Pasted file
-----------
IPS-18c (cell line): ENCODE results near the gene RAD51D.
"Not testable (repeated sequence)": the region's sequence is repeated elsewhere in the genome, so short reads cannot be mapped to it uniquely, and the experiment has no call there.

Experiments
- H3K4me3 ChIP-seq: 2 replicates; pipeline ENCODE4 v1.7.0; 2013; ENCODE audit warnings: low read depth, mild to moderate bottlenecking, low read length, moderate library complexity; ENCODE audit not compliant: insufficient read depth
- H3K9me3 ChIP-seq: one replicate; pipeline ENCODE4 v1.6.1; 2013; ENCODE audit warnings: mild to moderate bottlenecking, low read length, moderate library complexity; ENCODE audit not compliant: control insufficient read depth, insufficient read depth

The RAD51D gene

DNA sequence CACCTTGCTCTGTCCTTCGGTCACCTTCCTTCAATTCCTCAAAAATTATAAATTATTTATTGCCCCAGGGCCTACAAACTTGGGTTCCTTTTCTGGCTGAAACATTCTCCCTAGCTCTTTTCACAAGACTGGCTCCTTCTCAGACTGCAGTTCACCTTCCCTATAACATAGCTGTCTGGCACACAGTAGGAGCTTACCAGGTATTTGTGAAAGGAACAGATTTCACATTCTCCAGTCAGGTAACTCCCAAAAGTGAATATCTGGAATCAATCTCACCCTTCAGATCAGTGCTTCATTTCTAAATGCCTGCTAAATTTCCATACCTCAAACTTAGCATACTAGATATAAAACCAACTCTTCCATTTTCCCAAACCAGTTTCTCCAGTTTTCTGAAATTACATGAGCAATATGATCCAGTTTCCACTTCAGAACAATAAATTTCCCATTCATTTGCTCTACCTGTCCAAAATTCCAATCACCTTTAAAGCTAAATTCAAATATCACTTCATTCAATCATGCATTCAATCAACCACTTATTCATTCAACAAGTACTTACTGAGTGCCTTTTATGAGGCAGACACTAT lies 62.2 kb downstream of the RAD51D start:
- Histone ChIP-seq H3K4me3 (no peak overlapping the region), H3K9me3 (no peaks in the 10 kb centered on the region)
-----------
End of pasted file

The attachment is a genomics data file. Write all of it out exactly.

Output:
IPS-18c (cell line): ENCODE results near the gene RAD51D.
"Not testable (repeated sequence)": the region's sequence is repeated elsewhere in the genome, so short reads cannot be mapped to it uniquely, and the experiment has no call there.

Experiments
- H3K4me3 ChIP-seq: 2 replicates; pipeline ENCODE4 v1.7.0; 2013; ENCODE audit warnings: low read depth, mild to moderate bottlenecking, low read length, moderate library complexity; ENCODE audit not compliant: insufficient read depth
- H3K9me3 ChIP-seq: one replicate; pipeline ENCODE4 v1.6.1; 2013; ENCODE audit warnings: mild to moderate bottlenecking, low read length, moderate library complexity; ENCODE audit not compliant: control insufficient read depth, insufficient read depth

The RAD51D gene

DNA sequence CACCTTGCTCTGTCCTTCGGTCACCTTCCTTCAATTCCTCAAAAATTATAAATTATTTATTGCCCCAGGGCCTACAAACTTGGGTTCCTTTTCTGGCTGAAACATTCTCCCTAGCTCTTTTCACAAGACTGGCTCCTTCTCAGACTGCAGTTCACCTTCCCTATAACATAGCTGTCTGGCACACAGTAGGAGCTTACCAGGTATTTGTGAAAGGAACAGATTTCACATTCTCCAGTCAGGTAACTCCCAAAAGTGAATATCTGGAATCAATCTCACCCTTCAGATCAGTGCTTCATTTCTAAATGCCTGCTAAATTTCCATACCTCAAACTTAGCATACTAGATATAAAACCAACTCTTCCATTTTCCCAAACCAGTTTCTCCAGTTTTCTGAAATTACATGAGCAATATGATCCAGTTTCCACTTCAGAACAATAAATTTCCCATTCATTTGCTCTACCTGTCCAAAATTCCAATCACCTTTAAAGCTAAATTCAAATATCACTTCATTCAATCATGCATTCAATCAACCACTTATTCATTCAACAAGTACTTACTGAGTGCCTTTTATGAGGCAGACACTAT lies 62.2 kb downstream of the RAD51D start:
- Histone ChIP-seq H3K4me3 (no peak overlapping the region), H3K9me3 (no peaks in the 10 kb centered on the region)